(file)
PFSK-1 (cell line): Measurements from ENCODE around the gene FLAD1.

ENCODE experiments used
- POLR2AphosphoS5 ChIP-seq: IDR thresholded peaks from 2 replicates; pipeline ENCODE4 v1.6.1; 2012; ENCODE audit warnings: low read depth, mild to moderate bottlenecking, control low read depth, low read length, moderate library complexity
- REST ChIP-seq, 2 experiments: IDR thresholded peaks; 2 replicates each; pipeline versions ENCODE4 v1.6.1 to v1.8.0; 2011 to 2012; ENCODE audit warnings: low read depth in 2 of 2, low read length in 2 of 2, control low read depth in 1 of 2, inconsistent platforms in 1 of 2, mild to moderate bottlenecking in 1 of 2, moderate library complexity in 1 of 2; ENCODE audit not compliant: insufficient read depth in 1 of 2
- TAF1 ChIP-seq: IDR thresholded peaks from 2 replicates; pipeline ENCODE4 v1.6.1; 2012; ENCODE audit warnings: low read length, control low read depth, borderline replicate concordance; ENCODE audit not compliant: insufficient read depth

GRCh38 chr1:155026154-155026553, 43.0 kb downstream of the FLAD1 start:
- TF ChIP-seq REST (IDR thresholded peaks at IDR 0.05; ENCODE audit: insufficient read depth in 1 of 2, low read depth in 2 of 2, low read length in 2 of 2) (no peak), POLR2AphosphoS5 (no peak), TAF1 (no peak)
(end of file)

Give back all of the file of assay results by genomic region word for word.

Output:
PFSK-1 (cell line): Measurements from ENCODE around the gene FLAD1.

ENCODE experiments used
- POLR2AphosphoS5 ChIP-seq: IDR thresholded peaks from 2 replicates; pipeline ENCODE4 v1.6.1; 2012; ENCODE audit warnings: low read depth, mild to moderate bottlenecking, control low read depth, low read length, moderate library complexity
- REST ChIP-seq, 2 experiments: IDR thresholded peaks; 2 replicates each; pipeline versions ENCODE4 v1.6.1 to v1.8.0; 2011 to 2012; ENCODE audit warnings: low read depth in 2 of 2, low read length in 2 of 2, control low read depth in 1 of 2, inconsistent platforms in 1 of 2, mild to moderate bottlenecking in 1 of 2, moderate library complexity in 1 of 2; ENCODE audit not compliant: insufficient read depth in 1 of 2
- TAF1 ChIP-seq: IDR thresholded peaks from 2 replicates; pipeline ENCODE4 v1.6.1; 2012; ENCODE audit warnings: low read length, control low read depth, borderline replicate concordance; ENCODE audit not compliant: insufficient read depth

GRCh38 chr1:155026154-155026553, 43.0 kb downstream of the FLAD1 start:
- TF ChIP-seq REST (IDR thresholded peaks at IDR 0.05; ENCODE audit: insufficient read depth in 1 of 2, low read depth in 2 of 2, low read length in 2 of 2) (no peak), POLR2AphosphoS5 (no peak), TAF1 (no peak)